Living Quietly for Christ?

Is Paul’s urging to live quietly, mind your own affairs, and work with your hands (1 Thessalonians 4:11) only for losers? Do you feel that you’re wasting your gifts if you “settle” into an ordinary job, get married early and start a family, or live in a small town or suburb? Acton Institute Power Blogger Anthony Bradley has some provocative thoughts on the “new legalism.” —Marvin Olasky

Read The New Legalism here.

8cfe6b9824a189eadf33b518a30b480dIn my future I hope to be an encourager and helpmate to my husband and to teach my children at home to live graciously, kindly, generously, to know right from wrong and to hold fast to truth. I want my home to be a place where the standard is grace—not perfection—and where faith is lived out, relationships with God deepen, and good character is applauded. A life like this is not glamorous, it’s ordinary, but as the author Jen Leman said, I don’t want to be famous or popular or known for anything other than that I was deep and wise and had a soul that was wildly beautiful, full of mercy and light.”

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3 responses to “Living Quietly for Christ?

  1. Wow… I have a flood of things to say that can’t adequately be addressed in less two hours, but the article brushed the surface of the questions I’ve asked myself since moving back to Indiana.

    I feel like I have an interesting point-of-view on this topic having been a paid minister within a small and comfortable community church, and facing the front lines of urban ministry. Not a week goes by where I don’t wonder whether I’m doing something wrong by returning to a town of 5000. Whether that’s projected guilt or an understanding of God’s greater purpose can feel a little grey at times, and I’m forced to personally sift between His truth and what mankind has raised on it’s own pedestal. Here’s some of what I’ve determined as the pendulum has swung.

    There are some practices of the traditional American church that I cannot justify and for which I will not return. That is to say, I don’t think that living a quiet life of marriage, family, work, and establishment (i.e. “settling”) is mutually exclusive with having a missionary mindset for ministry. Sure, many in the past ten years have given or received this message in a corrupt or legalistic manner, but it doesn’t discredit why many from my generation left the church long ago. In the end, I think it’s an issue of the heart and one of stewardship — are we willing to practice our faith in love and obedience, neither exhibiting a narcissistic martyrdom nor fostering a christianized version of self-preserving patriotism? I think both are equally dangerous in regards to advancing His kingdom.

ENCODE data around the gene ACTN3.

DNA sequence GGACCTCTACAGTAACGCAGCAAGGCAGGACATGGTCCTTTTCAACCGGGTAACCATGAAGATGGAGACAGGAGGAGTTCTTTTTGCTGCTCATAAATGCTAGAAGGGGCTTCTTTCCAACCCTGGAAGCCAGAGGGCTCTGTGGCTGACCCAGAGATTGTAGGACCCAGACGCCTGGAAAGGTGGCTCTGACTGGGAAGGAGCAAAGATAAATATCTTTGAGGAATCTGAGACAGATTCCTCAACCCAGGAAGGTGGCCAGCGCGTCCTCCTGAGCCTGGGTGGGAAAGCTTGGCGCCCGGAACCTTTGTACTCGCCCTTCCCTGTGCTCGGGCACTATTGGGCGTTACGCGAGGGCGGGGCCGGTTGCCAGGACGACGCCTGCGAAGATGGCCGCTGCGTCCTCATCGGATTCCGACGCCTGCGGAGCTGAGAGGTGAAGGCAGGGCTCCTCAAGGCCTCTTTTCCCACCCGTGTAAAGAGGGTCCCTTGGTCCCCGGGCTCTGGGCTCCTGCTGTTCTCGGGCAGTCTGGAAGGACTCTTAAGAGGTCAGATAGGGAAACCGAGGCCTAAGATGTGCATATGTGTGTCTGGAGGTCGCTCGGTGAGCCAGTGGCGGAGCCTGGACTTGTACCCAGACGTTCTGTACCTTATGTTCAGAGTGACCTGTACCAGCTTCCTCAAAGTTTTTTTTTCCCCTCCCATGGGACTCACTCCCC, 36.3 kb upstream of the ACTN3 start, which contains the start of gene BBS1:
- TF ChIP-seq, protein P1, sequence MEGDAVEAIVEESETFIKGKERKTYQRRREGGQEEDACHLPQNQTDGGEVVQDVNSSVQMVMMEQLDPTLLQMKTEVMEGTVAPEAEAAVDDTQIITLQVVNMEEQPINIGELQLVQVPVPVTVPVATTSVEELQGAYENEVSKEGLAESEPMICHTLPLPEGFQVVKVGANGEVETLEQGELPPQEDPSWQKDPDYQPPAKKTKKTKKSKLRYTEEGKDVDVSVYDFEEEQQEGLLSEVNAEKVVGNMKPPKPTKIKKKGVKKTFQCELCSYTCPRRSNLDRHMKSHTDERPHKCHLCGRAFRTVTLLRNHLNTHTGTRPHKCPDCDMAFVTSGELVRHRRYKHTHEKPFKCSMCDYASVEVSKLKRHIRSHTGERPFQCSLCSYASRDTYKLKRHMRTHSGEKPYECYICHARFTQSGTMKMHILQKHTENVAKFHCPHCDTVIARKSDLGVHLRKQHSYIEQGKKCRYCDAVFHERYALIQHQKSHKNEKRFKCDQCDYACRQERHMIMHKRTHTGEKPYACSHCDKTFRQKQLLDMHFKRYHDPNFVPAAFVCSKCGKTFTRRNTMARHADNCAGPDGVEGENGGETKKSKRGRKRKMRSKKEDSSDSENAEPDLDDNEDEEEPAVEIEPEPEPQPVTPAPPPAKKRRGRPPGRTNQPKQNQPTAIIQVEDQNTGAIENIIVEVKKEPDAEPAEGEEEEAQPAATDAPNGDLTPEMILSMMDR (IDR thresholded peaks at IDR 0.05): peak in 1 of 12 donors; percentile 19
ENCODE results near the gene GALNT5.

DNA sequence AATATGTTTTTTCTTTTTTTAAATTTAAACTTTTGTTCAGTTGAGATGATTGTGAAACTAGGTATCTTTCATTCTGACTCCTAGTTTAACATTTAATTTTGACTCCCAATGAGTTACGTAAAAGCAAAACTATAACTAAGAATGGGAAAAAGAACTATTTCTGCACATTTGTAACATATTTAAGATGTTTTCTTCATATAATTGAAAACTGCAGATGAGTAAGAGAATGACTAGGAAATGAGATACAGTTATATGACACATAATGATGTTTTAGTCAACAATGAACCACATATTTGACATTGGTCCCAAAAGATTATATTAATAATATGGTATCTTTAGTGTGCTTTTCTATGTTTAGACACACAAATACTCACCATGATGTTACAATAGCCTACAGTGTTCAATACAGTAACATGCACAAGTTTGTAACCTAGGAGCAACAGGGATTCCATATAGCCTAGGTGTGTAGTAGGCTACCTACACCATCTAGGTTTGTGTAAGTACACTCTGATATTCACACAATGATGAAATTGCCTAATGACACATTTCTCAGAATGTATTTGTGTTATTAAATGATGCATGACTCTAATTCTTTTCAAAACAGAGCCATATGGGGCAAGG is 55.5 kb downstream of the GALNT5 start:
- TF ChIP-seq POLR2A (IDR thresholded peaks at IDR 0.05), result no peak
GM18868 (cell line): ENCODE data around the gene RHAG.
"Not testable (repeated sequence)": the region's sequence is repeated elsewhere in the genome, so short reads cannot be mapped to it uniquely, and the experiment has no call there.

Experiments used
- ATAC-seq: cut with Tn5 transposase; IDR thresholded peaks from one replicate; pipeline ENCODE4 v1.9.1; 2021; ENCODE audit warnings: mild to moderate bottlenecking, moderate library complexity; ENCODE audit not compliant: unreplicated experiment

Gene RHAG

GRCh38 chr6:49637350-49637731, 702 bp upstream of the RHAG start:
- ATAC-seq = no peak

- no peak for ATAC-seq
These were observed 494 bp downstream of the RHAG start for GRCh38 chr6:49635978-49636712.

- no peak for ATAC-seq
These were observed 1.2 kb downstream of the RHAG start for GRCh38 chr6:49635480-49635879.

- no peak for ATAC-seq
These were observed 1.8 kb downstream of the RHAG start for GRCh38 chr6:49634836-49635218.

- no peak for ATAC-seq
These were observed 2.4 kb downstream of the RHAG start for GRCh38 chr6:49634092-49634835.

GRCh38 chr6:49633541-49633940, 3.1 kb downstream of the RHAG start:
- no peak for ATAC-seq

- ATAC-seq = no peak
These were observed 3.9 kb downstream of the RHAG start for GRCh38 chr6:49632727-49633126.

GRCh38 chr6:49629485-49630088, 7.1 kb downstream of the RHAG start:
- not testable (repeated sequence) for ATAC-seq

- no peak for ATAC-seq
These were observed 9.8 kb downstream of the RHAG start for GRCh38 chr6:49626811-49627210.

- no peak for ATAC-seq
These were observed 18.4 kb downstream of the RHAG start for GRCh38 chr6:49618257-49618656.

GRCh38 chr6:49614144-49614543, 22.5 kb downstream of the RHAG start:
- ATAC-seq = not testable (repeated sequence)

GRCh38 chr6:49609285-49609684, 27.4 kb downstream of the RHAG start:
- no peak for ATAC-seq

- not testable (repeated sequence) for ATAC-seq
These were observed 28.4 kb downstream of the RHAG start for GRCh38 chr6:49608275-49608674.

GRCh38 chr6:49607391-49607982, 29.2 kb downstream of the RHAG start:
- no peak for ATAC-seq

That said, I agree with the other 90% of this article. There’s always been a pressure in the church (regardless of its modern construct) to be something, and it usually correlates with the secular values of the given age. As a church, we value the personality, skill, and common cause that best equips us to interact with the world. If the world values extroversion and social justice, you better believe the church is looking for leaders that are vocally polished and politically aware; in itself this is narrow-minded and contrary to 1 Corinthians 6 or Ephesians 4, but whether intentionally or not, it is communicated that quietly raising an upright family through gifts of servanthood is a lesser role.

    I began wondering: suppose the most successful urban ministry accomplishes the complete transformation and restoration of their community both spiritually and physically… having accomplished that purpose, would they then condemn those who are blessed by that transformation for living in the comfort produced by that transformation? That seems a bit ridiculous, right? Would everyone be expected to abandon the restored place for another dark one in order to be a good Christian?

    Of course not! The point of restoration is so that those restored can proclaim the glory of the Lord, through the stewardship of the grace they’ve received! And the truth is, I could be proclaiming that glory in my town of 5000 today — perhaps “quietly” and with the meekness of one that doesn’t experience the daily intensity of the front lines, but the point isn’t to condemn the rural and suburban dwellers. The aim should be for every believer to consider him or herself to be at God’s disposal for His purposes, even if 99% of those purposes have been fulfilled millions of times over the course of eternity. God doesn’t need us to be unique or cutting-edge — nothing is made that He did not perceive or invent Himself. What he desires us to be is willing and obedient. Far be it from others to tell us that one sort of obedience is more righteous than another.

    • First, thanks for commenting. I greatly appreciate hearing your thoughts.

      How long were you a pastor? I didn’t know this about you before.

      I agree, it isn’t so much where one is or what lifestyle they choose that matters; it’s a matter of the heart. If someone wants to serve in love and obedience by being a missionary to young people in NYC and someone else wants to serve in love and obedience through marriage and raising a family in a small mid-western town of 5,000 (or in my case, the town’s 4,500), I believe they’re each able to glorify God with their lives.

      Honestly, I have nothing to add. I agree with all your thoughts whole-heartedly, and I’m glad you shared them!

      I would be interested in hearing your thoughts about the traditional, modern American church sometime. I remember you mentioning this topic before, but have never known what your thoughts really are.

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